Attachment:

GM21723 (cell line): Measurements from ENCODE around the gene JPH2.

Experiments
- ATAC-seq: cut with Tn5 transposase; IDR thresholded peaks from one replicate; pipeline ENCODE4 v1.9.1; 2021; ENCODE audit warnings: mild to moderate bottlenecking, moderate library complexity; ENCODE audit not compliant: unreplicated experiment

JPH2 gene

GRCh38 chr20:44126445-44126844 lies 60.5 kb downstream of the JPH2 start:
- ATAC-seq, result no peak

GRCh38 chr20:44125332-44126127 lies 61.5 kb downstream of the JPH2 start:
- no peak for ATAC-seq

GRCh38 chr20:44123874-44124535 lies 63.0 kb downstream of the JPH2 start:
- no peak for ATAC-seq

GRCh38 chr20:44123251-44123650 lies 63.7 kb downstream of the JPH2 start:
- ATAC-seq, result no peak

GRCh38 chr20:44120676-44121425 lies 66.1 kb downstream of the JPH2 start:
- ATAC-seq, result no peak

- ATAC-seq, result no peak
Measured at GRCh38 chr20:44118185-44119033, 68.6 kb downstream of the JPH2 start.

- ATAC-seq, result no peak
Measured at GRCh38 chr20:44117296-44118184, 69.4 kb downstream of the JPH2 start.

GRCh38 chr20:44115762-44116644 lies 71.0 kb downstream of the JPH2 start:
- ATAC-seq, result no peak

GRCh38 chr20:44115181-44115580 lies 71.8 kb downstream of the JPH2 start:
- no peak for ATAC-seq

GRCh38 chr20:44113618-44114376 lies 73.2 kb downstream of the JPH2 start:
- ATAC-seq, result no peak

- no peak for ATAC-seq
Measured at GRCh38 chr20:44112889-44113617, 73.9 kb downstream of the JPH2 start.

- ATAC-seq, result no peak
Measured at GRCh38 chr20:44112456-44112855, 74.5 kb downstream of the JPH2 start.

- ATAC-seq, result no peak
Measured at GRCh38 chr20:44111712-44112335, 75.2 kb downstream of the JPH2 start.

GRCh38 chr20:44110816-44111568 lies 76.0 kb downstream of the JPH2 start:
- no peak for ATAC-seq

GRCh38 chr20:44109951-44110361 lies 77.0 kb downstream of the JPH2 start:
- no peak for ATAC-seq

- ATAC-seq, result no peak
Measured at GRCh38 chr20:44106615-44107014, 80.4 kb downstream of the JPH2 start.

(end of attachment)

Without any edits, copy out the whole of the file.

GM21723 (cell line): Measurements from ENCODE around the gene JPH2.

Experiments
- ATAC-seq: cut with Tn5 transposase; IDR thresholded peaks from one replicate; pipeline ENCODE4 v1.9.1; 2021; ENCODE audit warnings: mild to moderate bottlenecking, moderate library complexity; ENCODE audit not compliant: unreplicated experiment

JPH2 gene

GRCh38 chr20:44126445-44126844 lies 60.5 kb downstream of the JPH2 start:
- ATAC-seq, result no peak

GRCh38 chr20:44125332-44126127 lies 61.5 kb downstream of the JPH2 start:
- no peak for ATAC-seq

GRCh38 chr20:44123874-44124535 lies 63.0 kb downstream of the JPH2 start:
- no peak for ATAC-seq

GRCh38 chr20:44123251-44123650 lies 63.7 kb downstream of the JPH2 start:
- ATAC-seq, result no peak

GRCh38 chr20:44120676-44121425 lies 66.1 kb downstream of the JPH2 start:
- ATAC-seq, result no peak

- ATAC-seq, result no peak
Measured at GRCh38 chr20:44118185-44119033, 68.6 kb downstream of the JPH2 start.

- ATAC-seq, result no peak
Measured at GRCh38 chr20:44117296-44118184, 69.4 kb downstream of the JPH2 start.

GRCh38 chr20:44115762-44116644 lies 71.0 kb downstream of the JPH2 start:
- ATAC-seq, result no peak

GRCh38 chr20:44115181-44115580 lies 71.8 kb downstream of the JPH2 start:
- no peak for ATAC-seq

GRCh38 chr20:44113618-44114376 lies 73.2 kb downstream of the JPH2 start:
- ATAC-seq, result no peak

- no peak for ATAC-seq
Measured at GRCh38 chr20:44112889-44113617, 73.9 kb downstream of the JPH2 start.

- ATAC-seq, result no peak
Measured at GRCh38 chr20:44112456-44112855, 74.5 kb downstream of the JPH2 start.

- ATAC-seq, result no peak
Measured at GRCh38 chr20:44111712-44112335, 75.2 kb downstream of the JPH2 start.

GRCh38 chr20:44110816-44111568 lies 76.0 kb downstream of the JPH2 start:
- no peak for ATAC-seq

GRCh38 chr20:44109951-44110361 lies 77.0 kb downstream of the JPH2 start:
- no peak for ATAC-seq

- ATAC-seq, result no peak
Measured at GRCh38 chr20:44106615-44107014, 80.4 kb downstream of the JPH2 start.